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San Marcos Students' Protest Against Vietnam War Shaped Free Speech On Campuses For 50 Years

Ten students at then-Southwest Texas State University defied orders to end their antiwar demonstration and disperse. As they continued their defiance, a crowd of onlookers grew, some of them shouting and threatening the protestors.
Courtesy photo
Ten students at then-Southwest Texas State University defied orders to end their antiwar demonstration and disperse. As they continued their defiance, a crowd of onlookers grew, some of them shouting and threatening the protestors.

Fifty years ago, a group of students at Texas State University took a stand against the war in Vietnam. The students, nicknamed the San Marcos 10, faced serious consequences for that stand. Their example and the consequences that followed still echo across college campuses today.

The college reunion was an unusual one. Former students Michael Holman and Murray Rossenwasse squinted at grainy black and white photographs of themselves taken a half-century ago.

“I’m right here," Holman said. “I’m looking over at Murray thinking, 'who is that idiot?' ”

“I am right there," Rossenwasser said.

They both stared at a photograph showing them and eight others sitting crosslegged in the grass at Southwest Texas State University – now Texas State University. A mob surrounded them.

It started out as a silent demonstration against the Vietnam War. About 70 of the students sat in the grass and held signs that said “Peace”, “44,000 U.S. Dead, For What?” and “The Vietnam War is an Edsel.” This was not at all shocking for a college campus in 1969. Anti-war protests were common in the big cities.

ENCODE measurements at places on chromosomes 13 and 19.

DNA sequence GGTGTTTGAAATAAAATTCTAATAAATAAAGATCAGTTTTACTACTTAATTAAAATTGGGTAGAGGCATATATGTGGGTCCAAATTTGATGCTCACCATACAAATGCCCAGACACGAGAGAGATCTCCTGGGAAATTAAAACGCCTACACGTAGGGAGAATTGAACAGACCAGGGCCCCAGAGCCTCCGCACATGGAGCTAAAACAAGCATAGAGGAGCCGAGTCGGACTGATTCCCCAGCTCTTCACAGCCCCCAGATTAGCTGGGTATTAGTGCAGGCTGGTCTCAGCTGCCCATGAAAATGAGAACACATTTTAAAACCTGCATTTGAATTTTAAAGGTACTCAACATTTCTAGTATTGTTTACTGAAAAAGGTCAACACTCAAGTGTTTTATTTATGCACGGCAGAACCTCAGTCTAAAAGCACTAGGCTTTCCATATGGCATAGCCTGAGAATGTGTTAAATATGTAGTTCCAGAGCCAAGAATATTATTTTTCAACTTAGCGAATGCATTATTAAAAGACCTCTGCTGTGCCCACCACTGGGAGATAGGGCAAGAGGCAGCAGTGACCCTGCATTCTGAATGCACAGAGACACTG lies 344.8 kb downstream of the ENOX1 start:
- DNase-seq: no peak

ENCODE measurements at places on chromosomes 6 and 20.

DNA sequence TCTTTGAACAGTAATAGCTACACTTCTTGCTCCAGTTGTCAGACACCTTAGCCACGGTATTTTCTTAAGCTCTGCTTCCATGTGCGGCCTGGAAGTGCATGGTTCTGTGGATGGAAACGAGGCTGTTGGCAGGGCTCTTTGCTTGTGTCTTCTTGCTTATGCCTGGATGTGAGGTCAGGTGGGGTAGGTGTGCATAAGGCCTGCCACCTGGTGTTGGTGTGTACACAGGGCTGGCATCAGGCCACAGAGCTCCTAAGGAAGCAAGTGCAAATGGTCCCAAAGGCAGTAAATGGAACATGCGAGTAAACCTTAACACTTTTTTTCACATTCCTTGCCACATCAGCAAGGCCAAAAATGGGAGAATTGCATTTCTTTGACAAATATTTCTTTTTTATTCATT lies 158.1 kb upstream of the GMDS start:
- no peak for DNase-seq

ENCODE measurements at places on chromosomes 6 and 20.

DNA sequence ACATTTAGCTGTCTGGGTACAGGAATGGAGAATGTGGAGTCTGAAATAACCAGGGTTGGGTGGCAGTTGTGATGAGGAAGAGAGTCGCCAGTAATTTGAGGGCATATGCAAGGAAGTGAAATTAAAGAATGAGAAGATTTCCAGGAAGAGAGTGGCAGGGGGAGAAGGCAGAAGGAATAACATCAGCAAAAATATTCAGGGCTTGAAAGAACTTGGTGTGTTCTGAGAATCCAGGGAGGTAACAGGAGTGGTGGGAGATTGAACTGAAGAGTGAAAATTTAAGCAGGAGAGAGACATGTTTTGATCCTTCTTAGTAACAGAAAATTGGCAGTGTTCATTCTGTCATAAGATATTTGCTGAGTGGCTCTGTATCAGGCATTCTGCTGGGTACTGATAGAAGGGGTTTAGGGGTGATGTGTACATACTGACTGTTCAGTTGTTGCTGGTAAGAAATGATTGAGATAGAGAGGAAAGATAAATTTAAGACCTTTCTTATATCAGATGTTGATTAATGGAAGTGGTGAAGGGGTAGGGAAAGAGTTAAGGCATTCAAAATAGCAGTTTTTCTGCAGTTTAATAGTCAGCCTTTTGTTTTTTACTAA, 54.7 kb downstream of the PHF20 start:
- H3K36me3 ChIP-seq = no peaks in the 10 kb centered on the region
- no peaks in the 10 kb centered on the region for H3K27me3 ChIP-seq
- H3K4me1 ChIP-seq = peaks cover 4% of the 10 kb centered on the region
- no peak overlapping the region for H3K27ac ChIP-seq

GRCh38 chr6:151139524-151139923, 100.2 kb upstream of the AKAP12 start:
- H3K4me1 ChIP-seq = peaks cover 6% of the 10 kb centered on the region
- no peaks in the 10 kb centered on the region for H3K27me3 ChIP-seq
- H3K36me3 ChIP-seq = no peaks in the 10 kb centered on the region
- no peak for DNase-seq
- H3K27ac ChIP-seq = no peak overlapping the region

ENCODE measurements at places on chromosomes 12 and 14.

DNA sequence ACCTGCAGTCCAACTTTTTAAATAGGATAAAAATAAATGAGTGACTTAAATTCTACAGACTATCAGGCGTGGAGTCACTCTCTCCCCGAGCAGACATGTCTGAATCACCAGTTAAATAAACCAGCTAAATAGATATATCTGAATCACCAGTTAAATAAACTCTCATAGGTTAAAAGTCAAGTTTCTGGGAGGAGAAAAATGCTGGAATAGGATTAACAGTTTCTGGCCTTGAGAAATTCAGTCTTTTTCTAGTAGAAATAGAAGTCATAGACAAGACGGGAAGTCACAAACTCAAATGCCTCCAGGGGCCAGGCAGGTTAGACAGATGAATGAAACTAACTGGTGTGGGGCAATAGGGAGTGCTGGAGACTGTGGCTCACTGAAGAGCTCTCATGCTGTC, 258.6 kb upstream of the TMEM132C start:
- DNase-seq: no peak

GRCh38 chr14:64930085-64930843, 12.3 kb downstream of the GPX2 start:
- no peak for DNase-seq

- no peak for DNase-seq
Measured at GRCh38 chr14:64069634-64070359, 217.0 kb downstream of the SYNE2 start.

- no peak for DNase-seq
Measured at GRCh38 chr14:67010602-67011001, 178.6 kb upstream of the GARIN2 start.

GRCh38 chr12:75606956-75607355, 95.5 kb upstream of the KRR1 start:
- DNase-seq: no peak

But this particular protest took place in conservative Texas, and the college administration was not going to tolerate it. Officials gave the students three minutes to end the protest. All but ten obeyed. Those ten became the San Marcos 10, which included Sally Ann Satagaj.

“And then we were surrounded by kickers, by jocks," she remembered. "They shouted horrible things to us. 'Love it or leave it.' 'Kill us.' You know – horrible things.”

But that wasn’t the worst of it. The dean of students, Floyd Martine, warned the protesting students to disperse or they would be suspended from school. And that’s what happened to the San Marcos 10.

Holman remembered what happened next: “And then they came in and roped us off, and I’m going 'what?' Here all these people are screaming and yelling, and all these people are peaceful, and they rope us off? They were wrong. I said it then, and I’ll say it now, and I’ll continue to: They were wrong with what they did, and, by God, I’m glad I sat there and told them.”

The San Marcos 10 were suspended for the year and ordered to immediately clean out their dorm rooms.

But their fight wasn’t over yet, and it came at a tumultuous time in the U.S.

Richard Nixon was president of the United States: "In my opinion, for us to withdraw from that effort would mean a collapse of not just South Vietnam but Southeast Asia, so we’re going to stay there.”